“I had that dream again.”
Martin lay in bed, trying to focus his eyes in the dim light. Was that spot on the ceiling moving?
Judith didn’t answer. He wondered if she was sleeping or ignoring him.
“The one with the snow on the mountain, and the river that looks like it’s on fire,” he prompted. Judith made a sound in the back of her throat like a cat purring.
After a pause, she spoke without opening her eyes. “Do you want to go to the mountains?”
“It will take us hours…” he said, hope rising.
She rolled onto her side and opened one eye. “Am I going to have to avoid serving mashed potatoes?”
Martin didn’t know what disturbed him more, the allusion to his having a “Close Encounters” midlife crisis, or the realization that mashed potatoes would be perfect for the snowy peaks he was seeing.
“It’s just, it’s so vivid,” he said. “Do you think my dad’s trying to send me a message?”
“Your dad is surely somewhere warmer than that.”
He looked at her sharply and she laughed. “I mean warm like an island, not in Hell. But that’s funny. He would have liked that one.”
Martin relaxed. “We could go next weekend,” he said. “We could leave Friday at noon and come back Monday. Can you get out of work?”
Judith was quiet a moment. “What about Yosemite? That’s closer and we’d be there before dark.”
“That’s my girl.” He reached a hand to stroke her cheek and accidentally poked a thumb in her eye.
“Ow,” she said mildly. Maybe your dad was listening. Sorry, Artie.”
They arrived before nightfall in Martin’s car, which was stuffed with a pup tent, zero degree sleeping bags and enough blow-up mattresses to keep them well off the chilly ground. The drive had lasted five hours, but Martin barely noticed it. The dream was coming to him now in waking moments. Any time his thoughts wandered, he found his inner mind on the hill, looking up at the snowy summit, the river of fire glowing and pulsing.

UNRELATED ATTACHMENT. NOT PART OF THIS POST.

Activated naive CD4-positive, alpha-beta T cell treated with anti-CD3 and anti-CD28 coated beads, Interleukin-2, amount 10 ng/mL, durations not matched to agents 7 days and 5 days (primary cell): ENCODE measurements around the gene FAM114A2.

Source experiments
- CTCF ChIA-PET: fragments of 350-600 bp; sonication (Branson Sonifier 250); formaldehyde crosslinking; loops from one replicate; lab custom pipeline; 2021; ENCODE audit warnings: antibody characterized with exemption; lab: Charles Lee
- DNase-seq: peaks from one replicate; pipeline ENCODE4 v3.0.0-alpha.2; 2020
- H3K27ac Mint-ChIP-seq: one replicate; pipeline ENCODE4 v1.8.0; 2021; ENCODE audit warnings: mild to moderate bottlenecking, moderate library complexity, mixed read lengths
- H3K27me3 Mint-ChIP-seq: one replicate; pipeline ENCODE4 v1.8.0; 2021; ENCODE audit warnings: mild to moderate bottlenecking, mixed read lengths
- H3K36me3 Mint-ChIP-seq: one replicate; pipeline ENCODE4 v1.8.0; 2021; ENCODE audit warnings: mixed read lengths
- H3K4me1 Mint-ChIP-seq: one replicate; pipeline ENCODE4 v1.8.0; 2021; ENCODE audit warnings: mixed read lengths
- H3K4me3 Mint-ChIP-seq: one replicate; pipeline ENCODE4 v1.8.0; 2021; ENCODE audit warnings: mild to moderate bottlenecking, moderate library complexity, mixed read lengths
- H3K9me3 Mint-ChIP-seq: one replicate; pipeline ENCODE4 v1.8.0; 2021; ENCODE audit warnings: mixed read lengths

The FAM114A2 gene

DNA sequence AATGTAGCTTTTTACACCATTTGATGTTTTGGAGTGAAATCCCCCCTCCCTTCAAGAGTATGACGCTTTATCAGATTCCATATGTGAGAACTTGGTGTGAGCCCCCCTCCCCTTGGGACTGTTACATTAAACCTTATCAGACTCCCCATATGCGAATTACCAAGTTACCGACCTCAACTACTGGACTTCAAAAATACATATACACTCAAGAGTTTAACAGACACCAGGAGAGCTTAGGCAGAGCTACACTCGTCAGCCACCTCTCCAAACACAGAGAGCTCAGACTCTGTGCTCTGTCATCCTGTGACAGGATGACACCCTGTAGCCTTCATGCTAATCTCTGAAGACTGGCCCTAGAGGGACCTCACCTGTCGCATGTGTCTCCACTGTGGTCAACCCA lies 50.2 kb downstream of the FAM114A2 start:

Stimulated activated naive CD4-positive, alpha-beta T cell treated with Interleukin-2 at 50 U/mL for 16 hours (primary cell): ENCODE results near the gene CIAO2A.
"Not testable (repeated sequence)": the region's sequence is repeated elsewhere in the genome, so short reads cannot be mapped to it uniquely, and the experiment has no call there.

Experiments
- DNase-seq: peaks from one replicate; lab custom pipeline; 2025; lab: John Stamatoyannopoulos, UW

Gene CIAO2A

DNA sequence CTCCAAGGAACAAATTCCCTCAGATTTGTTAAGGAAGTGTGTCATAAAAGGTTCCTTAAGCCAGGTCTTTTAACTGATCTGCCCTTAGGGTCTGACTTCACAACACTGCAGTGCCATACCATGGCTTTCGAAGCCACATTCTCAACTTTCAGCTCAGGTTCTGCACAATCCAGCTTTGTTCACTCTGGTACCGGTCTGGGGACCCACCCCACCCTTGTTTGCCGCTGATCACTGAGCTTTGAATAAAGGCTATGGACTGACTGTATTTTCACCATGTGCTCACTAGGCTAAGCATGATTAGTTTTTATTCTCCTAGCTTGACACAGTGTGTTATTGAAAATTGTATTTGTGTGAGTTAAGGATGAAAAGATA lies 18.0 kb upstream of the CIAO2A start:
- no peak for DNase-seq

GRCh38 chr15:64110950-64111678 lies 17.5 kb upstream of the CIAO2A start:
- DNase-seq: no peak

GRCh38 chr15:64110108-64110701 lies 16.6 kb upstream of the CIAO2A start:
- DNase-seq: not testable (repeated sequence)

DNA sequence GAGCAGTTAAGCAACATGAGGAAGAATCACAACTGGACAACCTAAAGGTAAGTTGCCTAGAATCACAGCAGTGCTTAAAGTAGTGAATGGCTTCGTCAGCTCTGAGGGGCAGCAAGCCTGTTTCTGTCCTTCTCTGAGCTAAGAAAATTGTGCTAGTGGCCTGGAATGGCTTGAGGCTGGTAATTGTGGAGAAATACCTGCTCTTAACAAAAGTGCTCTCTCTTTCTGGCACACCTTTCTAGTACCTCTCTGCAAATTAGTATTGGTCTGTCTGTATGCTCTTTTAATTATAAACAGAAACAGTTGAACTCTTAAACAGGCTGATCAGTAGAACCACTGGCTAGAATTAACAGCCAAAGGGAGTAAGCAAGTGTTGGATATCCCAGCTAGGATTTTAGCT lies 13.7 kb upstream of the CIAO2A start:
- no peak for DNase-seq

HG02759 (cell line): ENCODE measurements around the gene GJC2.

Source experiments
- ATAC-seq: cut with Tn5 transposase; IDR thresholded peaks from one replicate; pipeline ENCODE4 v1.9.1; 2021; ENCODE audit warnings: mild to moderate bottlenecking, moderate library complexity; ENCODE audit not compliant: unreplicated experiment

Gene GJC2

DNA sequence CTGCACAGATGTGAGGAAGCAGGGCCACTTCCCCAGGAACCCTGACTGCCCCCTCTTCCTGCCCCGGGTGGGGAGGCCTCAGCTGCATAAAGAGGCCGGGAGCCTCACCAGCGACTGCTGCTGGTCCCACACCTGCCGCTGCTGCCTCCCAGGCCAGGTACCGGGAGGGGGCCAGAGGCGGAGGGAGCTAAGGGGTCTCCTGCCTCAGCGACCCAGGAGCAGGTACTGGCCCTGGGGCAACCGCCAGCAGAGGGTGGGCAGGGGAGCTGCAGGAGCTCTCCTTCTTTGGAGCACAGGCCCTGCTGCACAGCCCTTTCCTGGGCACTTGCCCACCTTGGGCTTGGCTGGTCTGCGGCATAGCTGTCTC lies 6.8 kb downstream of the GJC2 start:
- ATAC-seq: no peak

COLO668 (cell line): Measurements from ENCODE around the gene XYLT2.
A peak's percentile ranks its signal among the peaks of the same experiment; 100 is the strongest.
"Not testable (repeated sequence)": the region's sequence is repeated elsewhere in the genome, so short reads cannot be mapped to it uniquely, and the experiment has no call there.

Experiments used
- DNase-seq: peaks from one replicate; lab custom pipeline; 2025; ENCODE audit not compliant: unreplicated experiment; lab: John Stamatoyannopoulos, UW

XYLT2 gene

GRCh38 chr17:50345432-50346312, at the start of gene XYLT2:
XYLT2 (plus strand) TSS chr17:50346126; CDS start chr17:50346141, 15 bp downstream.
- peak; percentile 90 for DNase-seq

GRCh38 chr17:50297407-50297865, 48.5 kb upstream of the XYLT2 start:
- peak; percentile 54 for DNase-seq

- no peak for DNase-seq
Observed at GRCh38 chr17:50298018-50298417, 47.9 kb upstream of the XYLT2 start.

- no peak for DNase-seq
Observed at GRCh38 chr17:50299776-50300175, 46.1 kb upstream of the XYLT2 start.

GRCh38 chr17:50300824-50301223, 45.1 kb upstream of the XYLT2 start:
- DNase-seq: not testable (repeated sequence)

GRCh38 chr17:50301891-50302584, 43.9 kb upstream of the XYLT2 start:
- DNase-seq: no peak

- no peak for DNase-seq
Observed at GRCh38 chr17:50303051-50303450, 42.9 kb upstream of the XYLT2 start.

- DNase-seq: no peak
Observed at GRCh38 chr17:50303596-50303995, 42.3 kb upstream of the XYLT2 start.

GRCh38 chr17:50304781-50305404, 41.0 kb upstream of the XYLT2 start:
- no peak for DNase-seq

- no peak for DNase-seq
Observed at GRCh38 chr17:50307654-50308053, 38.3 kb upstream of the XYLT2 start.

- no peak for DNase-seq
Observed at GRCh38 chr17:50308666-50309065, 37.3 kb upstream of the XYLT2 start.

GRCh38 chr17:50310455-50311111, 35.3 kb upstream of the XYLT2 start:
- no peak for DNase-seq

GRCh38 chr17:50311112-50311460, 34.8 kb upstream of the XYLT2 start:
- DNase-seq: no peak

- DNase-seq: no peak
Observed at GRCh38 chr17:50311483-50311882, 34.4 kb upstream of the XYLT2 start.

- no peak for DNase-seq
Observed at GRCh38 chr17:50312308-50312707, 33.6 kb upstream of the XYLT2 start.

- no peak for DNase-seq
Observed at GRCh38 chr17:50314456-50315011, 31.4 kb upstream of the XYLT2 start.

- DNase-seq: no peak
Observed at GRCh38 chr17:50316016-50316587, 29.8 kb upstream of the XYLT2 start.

They set up camp in a walk-in site, built a fire and roasted hotdogs. Judith opened the bottle of Russian River Pinot Noir they’d bought that winter and they drank straight from the bottle. She poured a little on the ground, saying “for Artie,” and he kissed her, tasting the wine in her mouth. As they made love, the fiery vision in his mind blended into his body’s sensation of icy ground and the one-sided heat of the campfire.
The next morning they set off without a map. Judith wanted to consult one, but Martin felt drawn forward in a mesmerizing but reassuring certainty. He led the way in the predawn light. The ground was frosty for the first hour, then it turned to crunchy snow as the ascent sharpened. Martin quickened his step. He could hear Judith behind him, breathing heavily, but soon became oblivious to everything but the pull of the vision.
He blinked. This was it. He pointed. “Do you see it? Why, it’s only the sunrise!” He cried out, delight and relief warring within him.
She came to his side and they admired the spectacle of the rays reflecting off a frozen stream of ice that had once cascaded down the cliff side.
Behind them, a flash of white blocked out the sky. It was almost a full minute before the fiery blast shook the ground and the mushroom cloud bloomed in the distance.